Through a YouGov survey that polled views from a broad range of PR professionals, we concluded that the term 'PR' may die out by 2030. By the same date, readers also expect press releases to be a lot less common, and think that PR will gain in importance versus other marcoms disciplines, the survey found.
Here's a selection of reader reactions to these findings – tweets mostly come from UK PRs, while Facebook discussion (see end of article) saw North American readers have their say.
On the predicted demise of the press release
One reader thinks it has already happened; another seems to have heard that prediction several times before.
Press releases have been dead for two years https://t.co/f8i8snw5hA— Laura Slater (@_LauraSlater) October 5, 2015
Ah, the demise of the press release - again! RIP press releases, hello integration & goodbye 'PR'. The future? http://t.co/PC7xCx2lBd— Richard Houghton (@agencydoctor) October 5, 2015
@prweekuknews Press releases will not die but evolve. In short term they will become more multimedia with rise of video & digital newsrooms— Johnny McGinley (@johnnymmcginley) October 5, 2015
@prweekuknews I believe the future of comms generally is more visual bite sized messaging that engages.— Johnny McGinley (@johnnymmcginley) October 5, 2015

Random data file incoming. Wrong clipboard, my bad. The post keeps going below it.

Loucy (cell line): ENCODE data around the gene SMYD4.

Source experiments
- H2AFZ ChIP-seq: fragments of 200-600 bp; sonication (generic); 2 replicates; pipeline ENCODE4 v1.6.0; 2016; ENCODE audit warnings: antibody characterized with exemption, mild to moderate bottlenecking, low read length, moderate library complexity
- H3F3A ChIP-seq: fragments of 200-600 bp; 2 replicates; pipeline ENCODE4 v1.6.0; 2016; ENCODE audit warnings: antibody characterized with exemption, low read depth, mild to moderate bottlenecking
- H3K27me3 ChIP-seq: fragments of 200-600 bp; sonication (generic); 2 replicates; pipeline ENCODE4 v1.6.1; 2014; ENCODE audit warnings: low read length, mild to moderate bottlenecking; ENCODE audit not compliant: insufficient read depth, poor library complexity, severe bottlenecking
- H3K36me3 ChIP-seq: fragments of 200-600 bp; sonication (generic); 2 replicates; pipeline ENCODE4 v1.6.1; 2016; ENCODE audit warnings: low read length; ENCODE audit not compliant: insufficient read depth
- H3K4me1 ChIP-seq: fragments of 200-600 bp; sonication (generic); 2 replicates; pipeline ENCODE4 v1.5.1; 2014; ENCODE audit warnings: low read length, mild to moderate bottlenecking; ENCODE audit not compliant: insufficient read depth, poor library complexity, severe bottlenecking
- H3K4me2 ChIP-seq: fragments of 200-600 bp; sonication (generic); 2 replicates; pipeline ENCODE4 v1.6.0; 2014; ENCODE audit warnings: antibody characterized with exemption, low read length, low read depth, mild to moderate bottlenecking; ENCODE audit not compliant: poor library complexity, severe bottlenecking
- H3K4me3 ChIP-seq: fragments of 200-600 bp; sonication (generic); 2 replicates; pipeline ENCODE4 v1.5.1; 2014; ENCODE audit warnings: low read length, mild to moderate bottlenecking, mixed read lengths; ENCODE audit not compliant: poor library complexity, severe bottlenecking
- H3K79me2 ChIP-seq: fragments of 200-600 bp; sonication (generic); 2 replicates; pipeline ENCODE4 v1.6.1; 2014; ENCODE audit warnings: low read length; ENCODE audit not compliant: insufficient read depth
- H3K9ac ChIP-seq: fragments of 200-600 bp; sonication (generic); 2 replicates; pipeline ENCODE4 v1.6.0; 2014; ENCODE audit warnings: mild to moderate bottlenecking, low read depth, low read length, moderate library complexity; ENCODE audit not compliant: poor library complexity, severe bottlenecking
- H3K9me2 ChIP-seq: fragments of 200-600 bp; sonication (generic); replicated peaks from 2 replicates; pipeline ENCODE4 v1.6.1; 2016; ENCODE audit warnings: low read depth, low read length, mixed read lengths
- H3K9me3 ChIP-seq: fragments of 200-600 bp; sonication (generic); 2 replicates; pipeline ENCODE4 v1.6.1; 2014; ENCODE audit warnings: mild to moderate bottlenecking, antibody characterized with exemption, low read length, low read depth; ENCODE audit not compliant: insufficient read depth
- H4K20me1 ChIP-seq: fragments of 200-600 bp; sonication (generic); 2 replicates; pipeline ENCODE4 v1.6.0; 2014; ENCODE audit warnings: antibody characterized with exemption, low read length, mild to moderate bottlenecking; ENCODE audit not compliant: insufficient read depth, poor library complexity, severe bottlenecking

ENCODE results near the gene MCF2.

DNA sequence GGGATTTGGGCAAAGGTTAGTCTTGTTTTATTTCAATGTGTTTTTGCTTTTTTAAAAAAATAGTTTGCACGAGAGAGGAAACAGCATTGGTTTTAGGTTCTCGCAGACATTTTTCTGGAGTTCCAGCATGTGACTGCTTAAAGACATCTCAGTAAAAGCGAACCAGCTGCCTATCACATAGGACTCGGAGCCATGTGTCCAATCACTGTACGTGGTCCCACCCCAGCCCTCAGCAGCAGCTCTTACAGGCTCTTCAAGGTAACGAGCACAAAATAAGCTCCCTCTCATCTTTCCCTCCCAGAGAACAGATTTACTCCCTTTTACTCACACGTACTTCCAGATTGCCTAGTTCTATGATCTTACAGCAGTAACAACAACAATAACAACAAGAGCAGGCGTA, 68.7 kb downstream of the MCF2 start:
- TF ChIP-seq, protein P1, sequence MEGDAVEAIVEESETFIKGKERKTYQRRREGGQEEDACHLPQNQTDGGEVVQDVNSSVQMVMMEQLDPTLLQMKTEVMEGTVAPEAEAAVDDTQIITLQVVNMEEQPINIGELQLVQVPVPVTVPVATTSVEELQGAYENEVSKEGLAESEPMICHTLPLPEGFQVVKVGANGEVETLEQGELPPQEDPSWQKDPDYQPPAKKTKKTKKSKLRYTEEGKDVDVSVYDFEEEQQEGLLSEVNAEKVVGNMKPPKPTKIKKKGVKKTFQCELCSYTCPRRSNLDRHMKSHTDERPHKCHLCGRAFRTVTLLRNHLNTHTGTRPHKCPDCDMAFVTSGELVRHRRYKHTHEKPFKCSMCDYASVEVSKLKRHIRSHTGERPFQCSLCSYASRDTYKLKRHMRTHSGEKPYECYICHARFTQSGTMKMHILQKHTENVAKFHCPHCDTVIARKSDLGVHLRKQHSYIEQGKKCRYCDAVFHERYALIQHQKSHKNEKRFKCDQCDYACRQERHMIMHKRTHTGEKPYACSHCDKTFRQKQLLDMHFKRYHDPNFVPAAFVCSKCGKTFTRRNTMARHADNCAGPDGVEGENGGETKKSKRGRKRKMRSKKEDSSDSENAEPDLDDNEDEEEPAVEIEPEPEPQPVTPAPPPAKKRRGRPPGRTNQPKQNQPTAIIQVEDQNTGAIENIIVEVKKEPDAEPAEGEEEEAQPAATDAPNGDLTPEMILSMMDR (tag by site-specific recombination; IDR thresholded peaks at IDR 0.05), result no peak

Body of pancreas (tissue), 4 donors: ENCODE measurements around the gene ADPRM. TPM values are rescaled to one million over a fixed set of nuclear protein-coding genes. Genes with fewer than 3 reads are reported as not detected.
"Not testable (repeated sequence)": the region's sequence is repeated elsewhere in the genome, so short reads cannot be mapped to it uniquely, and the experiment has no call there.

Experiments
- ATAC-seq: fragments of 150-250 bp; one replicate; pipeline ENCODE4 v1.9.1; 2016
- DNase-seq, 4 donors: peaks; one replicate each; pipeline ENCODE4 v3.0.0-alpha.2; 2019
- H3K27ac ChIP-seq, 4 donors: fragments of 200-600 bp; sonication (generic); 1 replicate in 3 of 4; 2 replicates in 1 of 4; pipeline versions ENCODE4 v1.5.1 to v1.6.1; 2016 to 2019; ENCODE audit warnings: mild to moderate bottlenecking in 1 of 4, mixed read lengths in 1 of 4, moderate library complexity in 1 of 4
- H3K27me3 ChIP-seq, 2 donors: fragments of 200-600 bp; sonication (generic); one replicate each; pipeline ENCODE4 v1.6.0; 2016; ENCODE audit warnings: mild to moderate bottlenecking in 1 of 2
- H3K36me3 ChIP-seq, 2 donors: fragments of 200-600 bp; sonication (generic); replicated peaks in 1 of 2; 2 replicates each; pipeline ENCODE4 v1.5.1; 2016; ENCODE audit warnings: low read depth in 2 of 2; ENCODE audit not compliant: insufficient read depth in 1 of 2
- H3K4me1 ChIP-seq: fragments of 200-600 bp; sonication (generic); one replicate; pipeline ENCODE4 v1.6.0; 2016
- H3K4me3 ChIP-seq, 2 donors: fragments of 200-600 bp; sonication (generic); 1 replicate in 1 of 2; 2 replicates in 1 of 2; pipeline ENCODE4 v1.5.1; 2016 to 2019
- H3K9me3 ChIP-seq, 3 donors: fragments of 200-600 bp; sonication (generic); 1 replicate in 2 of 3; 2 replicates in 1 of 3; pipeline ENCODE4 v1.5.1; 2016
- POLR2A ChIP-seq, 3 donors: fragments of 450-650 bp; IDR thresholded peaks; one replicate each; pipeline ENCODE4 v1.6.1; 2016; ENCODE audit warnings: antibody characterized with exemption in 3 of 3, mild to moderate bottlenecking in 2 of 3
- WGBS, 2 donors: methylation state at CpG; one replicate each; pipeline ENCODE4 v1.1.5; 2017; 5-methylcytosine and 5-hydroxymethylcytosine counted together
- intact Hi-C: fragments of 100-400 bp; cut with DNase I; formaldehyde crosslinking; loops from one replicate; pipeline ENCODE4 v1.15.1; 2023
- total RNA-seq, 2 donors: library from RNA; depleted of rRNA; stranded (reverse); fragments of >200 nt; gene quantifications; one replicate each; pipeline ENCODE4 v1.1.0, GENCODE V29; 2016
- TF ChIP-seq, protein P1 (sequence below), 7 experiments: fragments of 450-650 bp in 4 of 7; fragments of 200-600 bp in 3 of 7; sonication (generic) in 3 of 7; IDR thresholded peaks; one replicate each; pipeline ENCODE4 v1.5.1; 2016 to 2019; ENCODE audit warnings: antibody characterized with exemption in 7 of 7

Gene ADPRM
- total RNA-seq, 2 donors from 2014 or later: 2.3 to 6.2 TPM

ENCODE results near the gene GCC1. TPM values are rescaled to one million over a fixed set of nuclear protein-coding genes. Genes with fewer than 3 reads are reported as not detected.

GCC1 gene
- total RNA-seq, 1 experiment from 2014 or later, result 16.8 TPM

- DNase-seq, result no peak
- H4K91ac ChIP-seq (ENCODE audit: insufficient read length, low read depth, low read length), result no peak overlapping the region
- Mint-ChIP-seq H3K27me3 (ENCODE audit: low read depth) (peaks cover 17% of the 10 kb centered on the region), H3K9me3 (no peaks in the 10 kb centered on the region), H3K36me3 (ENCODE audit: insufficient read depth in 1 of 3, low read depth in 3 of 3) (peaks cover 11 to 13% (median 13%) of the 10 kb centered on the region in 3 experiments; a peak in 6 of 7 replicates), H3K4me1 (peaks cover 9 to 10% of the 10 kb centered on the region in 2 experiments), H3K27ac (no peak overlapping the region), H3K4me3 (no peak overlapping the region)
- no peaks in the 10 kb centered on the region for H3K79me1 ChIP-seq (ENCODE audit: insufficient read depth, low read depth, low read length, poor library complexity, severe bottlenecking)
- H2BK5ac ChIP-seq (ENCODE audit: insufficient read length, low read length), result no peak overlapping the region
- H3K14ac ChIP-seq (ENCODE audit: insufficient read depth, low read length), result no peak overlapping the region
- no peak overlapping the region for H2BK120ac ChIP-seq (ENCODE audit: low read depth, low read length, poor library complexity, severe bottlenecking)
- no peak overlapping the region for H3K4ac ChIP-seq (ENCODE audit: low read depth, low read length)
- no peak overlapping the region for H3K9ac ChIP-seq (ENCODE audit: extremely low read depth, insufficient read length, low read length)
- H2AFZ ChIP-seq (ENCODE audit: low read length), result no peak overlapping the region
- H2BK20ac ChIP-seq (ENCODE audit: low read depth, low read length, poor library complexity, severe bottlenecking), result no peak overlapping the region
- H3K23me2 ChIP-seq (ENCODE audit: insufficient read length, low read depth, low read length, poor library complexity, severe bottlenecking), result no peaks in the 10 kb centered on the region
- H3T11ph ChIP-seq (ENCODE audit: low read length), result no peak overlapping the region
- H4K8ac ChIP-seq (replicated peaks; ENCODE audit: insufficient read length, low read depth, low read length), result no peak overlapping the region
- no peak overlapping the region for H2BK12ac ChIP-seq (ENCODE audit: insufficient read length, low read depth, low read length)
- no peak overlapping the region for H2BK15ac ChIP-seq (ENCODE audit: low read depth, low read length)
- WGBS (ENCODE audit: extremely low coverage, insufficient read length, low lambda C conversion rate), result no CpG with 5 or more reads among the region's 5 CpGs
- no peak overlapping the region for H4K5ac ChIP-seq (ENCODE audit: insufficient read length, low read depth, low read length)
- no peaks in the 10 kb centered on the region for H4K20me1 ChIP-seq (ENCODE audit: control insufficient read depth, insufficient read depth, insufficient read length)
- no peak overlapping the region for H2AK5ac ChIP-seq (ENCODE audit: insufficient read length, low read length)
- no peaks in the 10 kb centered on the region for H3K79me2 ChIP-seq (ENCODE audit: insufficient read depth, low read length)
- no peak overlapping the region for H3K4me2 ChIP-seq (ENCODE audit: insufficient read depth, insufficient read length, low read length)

On integration and the blurring of marcoms boundaries
Great article! I've always said that the line between PR and marketing should disappear, it's two sides of the... http://t.co/ubfcyMwxBp— Charlene J (@charlenetweets) October 5, 2015
We have to diversify as technology changes the way in which we communicate. The discussion should move on http://t.co/sfw1zzu1YL— Laura M. Sutherland (@laurafromaura) October 5, 2015
On diversity trends in the PR industry
Very interesting results - especially thoughts on increased diversity within the profession! @prweekuknews— Birds of Paradise PR (@BPPR_) October 5, 2015
'By 2030, all PRs will be data scientists'
So claimed FleishmanHillard's Elizabeth Mercer, one of our 30 Under 30.
Or sustainability/social responsibility consultants... https://t.co/W6WeazE4ct— Rima Armstrong (@reems84) October 7, 2015
With the growth of research based campaigns... could this be true? https://t.co/MR13k2Y5ZT— MattGeer (@MattGeerPR) October 7, 2015
'By 2030, PRs will produce more content than journalists'
Mercer from Fleishman again. Perhaps predictably, the reaction to this was less positive among journalists.
@prweekuknews yes - as long as those holding the purse strings allow the content to be fair, insightful, entertaining and subtle— nickfulford (@nickfulford) October 7, 2015
An extremely unhealthy development. https://t.co/P0NTuzNBgT— Robert Hatch (@robhatchtv) October 7, 2015
Meanwhile on Facebook
We also heard from a quartet of North American PRs via the PRWeek Facebook page, who took advantage of not having to restrict themselves to 140 characters.
This just leaves us to wait until 2030, and see who was right...